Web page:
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You are here : 3-RX.com > Medical Encyclopedia > Diet and Nutrition > Zinc in the Diet: Functions and Sources
      Category : Health Centers > Food, Nutrition, and Metabolism

Zinc in the Diet

Zinc in the Diet | Functions and Sources

What food source is the nutrient found in?

The best sources of zinc include animal foods such as oysters, extra-lean meats, poultry, fish, and organ meats. Dairy products and eggs supply zinc in smaller amounts.

Whole-grain products, wheat germ, black-eyed peas, beans, nuts, seeds, and fermented soybean paste (miso) also contain zinc. However, the form of the mineral that is found in these foods cannot be used as well by the body. The zinc in breast milk is better absorbed in infants than that found in infant formulas or cow's milk.

Specific sources of zinc include:

  • oysters (6 medium) = 49.8 milligrams (mg)
  • beef, ground lean (3 ounces) = 4.6 mg
  • turkey, dark meat (3 ounces) = 3.8 mg
  • raisin bran (1 cup) = 3.0 mg
  • milk, lowfat (1 cup) = 1 mg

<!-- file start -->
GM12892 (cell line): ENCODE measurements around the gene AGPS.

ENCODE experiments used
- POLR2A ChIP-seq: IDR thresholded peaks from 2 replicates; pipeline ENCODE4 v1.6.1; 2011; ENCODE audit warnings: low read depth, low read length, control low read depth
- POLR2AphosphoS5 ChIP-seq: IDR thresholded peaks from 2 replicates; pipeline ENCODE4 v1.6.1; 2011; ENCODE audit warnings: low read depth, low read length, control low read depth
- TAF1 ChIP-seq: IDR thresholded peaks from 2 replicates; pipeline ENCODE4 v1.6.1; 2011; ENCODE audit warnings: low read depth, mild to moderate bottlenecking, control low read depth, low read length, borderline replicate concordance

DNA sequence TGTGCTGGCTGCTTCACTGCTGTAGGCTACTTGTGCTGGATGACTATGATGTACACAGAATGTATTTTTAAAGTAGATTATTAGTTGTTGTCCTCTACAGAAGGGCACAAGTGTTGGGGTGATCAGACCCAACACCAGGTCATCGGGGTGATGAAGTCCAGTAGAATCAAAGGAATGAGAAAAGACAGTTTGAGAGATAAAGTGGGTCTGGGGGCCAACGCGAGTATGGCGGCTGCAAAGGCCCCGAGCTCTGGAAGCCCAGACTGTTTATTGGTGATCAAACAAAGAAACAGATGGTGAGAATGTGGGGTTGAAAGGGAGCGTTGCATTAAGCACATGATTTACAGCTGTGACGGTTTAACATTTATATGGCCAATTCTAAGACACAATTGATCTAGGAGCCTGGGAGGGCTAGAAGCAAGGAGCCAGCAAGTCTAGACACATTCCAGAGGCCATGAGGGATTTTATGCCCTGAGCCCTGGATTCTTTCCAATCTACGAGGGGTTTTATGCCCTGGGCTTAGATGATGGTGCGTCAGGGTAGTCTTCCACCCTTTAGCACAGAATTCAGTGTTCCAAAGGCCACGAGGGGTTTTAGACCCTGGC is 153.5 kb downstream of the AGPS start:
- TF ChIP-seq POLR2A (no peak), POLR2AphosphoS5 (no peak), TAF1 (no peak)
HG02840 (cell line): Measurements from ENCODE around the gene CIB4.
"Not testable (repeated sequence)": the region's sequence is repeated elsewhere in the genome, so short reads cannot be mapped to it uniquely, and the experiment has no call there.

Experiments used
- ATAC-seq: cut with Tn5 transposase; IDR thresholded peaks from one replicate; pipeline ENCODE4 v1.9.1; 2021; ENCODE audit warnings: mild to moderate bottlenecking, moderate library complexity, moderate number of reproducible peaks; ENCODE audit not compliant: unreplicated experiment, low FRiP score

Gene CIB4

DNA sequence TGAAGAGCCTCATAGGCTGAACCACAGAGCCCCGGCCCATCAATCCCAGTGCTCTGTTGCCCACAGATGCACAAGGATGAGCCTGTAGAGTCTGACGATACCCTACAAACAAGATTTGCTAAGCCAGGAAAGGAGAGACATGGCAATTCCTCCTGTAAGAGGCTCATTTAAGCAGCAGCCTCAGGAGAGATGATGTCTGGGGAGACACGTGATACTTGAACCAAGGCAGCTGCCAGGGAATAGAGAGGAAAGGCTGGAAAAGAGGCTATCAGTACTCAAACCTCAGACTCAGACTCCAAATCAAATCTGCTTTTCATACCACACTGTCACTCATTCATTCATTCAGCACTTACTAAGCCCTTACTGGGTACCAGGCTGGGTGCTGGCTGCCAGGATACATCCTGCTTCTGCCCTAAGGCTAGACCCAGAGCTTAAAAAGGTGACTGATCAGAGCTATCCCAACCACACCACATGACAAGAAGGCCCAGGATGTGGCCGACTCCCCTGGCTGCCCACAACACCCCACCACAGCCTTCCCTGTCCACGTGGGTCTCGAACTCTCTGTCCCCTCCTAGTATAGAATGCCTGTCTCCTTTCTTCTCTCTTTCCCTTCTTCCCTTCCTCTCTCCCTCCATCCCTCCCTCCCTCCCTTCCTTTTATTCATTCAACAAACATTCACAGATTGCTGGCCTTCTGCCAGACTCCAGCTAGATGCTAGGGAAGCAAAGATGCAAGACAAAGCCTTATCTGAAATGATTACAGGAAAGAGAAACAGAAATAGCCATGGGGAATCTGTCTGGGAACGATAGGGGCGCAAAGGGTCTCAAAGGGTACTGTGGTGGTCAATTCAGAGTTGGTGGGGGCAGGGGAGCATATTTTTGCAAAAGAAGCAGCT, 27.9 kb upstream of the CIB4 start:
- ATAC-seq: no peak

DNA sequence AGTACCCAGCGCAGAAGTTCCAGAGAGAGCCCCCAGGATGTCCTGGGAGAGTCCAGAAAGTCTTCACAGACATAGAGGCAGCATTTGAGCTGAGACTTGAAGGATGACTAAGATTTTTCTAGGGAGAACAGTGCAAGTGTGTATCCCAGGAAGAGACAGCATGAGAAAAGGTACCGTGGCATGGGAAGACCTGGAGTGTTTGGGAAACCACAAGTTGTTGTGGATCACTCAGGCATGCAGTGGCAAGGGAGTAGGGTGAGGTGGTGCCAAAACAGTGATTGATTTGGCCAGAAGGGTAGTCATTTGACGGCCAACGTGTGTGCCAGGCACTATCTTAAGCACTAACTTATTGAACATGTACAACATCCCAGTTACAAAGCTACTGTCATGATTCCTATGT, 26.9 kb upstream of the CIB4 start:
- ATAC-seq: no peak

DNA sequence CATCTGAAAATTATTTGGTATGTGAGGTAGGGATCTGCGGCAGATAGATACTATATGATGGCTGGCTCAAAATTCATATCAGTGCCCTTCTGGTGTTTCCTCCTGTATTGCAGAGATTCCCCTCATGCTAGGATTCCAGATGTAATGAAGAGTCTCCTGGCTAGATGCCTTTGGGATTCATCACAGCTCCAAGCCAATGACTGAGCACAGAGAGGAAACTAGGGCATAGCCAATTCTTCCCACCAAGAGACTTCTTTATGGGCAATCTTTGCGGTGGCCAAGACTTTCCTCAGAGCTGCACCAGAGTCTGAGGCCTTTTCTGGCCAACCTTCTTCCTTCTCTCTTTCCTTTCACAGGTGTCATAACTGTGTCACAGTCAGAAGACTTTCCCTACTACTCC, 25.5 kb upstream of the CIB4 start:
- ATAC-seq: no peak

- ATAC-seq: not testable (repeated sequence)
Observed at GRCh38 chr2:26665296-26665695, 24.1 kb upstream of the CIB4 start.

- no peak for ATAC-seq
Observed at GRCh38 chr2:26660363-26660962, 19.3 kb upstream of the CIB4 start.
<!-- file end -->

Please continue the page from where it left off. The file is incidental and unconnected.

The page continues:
• almonds (1 ounce) = 1 mg
  • How does the nutrient affect the body?

    Zinc is required for many of the body's functions. It makes up part of more than 200 enzymes in the body. Enzymes are proteins that enable certain chemical reactions to take place in the body. Zinc is crucial for proper growth. It promotes cell reproduction and tissue growth and repair. This is needed for wound healing. Zinc is also key to the proper working of the immune system.

    Zinc has many other functions, as well. It helps to:

  • detoxify alcohol in the liver
  • assists in the making of proteins
  • aids in the proper use of insulin to help control blood glucose levels
  • helps in normal taste perception
  • Zinc also helps the body turn carbohydrates, proteins, and fats into energy.

    Taking the recommended amounts of zinc may aid in the metabolism of vitamin D and calcium. This could help reduce bone loss, such as osteoporosis. Zinc also assists in moving vitamin A through the blood.

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    Zinc in the Diet: Overview & Description


    Author: Kimberly Tessmer, RD, LD
    Reviewer: Kathleen A. MacNaughton, RN, BSN
    Date Reviewed: 09/30/02

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